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Evangelistic opportunities

September 2003

Roger Thomas is a full-time evangelistic worker for the Welsh-speaking Evangelical Church in Aberystwyth. ETasked Roger to outline his work — to stimulate all of us to consider the evangelistic opportunities open to our own churches, and to help us pray for those engaged in such ministries. He writes:

I became a Christian in 1989 during my first term at Swansea University. A young man from the Christian Union was going from door to door in the hall of residence where I was staying, sharing the gospel with people and inviting them to church. A few weeks later, after hearing the gospel from this student, I became a Christian.

In 1993 God called me to preach the gospel, and after four years theological training I began to minister in a Baptist chapel in the South Wales Valleys.

God closed the door on my ministry there towards the end of last year, and in January 2003 I became a full-time worker in the Welsh-speaking Evangelical Church in Aberystwyth.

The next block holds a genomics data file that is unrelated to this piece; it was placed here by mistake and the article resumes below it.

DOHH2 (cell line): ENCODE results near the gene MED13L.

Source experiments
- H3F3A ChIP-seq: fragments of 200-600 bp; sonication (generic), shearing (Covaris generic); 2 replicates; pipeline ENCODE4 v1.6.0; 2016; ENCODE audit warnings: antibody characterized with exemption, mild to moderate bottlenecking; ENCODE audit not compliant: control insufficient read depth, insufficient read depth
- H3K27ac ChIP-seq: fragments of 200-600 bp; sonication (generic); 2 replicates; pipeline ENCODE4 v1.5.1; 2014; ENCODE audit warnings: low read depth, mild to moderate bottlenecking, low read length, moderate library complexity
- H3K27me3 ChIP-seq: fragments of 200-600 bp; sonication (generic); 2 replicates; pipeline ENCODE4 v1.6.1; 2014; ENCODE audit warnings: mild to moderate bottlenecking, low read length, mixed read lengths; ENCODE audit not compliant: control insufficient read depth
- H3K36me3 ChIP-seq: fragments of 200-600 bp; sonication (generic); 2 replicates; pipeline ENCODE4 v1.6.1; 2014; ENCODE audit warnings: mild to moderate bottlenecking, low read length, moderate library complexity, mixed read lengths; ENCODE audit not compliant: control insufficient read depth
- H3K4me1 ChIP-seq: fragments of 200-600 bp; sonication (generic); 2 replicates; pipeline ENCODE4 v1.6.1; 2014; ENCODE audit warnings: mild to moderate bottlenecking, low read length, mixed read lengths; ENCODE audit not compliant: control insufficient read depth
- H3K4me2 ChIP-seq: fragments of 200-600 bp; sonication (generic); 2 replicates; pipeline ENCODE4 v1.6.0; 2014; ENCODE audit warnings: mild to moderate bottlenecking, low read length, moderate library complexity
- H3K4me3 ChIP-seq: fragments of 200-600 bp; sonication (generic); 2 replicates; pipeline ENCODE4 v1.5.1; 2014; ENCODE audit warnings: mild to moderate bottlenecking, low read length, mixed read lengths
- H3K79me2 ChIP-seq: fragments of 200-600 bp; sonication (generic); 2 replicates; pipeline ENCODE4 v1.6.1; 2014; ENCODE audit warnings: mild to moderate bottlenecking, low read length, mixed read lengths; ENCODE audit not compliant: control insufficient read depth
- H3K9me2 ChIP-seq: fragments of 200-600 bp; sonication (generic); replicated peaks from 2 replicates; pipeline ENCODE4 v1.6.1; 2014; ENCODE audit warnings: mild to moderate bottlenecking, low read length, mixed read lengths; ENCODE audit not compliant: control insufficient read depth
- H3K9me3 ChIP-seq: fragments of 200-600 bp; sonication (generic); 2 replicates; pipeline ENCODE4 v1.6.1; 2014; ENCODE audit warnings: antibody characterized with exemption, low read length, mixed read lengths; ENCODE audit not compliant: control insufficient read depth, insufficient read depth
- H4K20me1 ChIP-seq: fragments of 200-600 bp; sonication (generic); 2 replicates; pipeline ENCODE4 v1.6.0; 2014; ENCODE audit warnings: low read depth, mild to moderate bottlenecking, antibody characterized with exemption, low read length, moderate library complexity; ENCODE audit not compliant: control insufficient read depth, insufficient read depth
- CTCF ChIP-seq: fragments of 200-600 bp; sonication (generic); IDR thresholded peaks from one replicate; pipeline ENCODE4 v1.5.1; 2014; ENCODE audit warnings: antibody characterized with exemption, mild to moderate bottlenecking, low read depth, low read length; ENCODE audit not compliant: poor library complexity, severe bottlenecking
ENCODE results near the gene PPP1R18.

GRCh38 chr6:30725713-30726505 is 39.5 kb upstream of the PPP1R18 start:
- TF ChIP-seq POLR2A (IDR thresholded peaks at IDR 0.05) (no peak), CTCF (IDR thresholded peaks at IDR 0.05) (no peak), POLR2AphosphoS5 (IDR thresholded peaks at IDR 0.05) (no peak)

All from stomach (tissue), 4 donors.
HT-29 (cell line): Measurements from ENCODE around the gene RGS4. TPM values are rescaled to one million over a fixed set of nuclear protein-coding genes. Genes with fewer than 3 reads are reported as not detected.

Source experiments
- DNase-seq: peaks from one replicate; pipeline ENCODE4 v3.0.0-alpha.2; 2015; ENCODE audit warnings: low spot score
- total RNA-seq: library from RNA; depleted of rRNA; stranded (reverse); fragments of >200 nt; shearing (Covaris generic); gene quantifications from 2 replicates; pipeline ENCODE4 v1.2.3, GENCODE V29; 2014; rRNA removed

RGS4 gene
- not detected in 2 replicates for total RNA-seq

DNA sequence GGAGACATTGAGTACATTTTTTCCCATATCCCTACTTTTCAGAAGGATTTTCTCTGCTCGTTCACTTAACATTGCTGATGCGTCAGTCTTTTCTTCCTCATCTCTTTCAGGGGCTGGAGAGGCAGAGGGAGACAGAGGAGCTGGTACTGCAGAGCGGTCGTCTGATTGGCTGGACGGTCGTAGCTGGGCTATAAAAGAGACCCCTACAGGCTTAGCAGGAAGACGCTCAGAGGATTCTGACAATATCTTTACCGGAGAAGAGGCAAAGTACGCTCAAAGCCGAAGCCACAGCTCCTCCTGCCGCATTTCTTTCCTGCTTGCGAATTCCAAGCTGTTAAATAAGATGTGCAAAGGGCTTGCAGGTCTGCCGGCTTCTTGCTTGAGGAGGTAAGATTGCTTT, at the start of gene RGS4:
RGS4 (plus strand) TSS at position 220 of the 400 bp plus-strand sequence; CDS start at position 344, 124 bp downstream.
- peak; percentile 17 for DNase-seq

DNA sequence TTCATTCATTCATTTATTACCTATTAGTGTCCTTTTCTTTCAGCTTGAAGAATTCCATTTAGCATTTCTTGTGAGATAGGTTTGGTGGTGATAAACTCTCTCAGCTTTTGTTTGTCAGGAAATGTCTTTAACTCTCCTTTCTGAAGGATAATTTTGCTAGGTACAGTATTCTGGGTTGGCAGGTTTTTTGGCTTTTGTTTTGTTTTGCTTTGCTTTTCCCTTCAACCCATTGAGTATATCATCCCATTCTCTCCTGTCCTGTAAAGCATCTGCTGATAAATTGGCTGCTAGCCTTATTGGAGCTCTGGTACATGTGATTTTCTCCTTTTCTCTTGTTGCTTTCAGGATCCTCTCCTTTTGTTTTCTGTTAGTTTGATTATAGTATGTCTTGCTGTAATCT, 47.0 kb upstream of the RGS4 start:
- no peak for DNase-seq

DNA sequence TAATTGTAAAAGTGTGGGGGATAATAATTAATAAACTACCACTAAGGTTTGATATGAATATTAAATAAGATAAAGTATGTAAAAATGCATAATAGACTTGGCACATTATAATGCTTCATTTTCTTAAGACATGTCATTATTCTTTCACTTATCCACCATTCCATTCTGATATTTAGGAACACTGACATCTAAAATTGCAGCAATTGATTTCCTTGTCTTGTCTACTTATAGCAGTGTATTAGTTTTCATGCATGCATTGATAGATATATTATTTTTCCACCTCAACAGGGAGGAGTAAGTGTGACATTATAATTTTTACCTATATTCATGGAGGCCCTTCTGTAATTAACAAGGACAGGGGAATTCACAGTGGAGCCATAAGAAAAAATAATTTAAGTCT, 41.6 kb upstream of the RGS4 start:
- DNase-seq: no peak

The church has been concerned for some time about the need to reach the lost in Aberystwyth and the surrounding area, especially the Welsh-speakers. Therefore, my main aim is to take the gospel to these people.

The verse which motivates me is Mark 16:15 — ‘Go into all the world and preach the gospel to every creature’. In obedience to that command, I have sought to reach out to four groups of people.

University students

In order to reach to reach the Welsh-speaking students in the university, I attend both the Christian Union meetings for Welsh-speaking students and those at the Agricultural College.

By going to these meetings I get to know the Welsh-speaking Christian students and also those who are searching. During term time I try to help these Christians to reach out to their fellow students, visiting both them and those that are seeking.

I would have liked to visit ‘door to door’ in the halls of residence, but this has not been possible because of university regulations.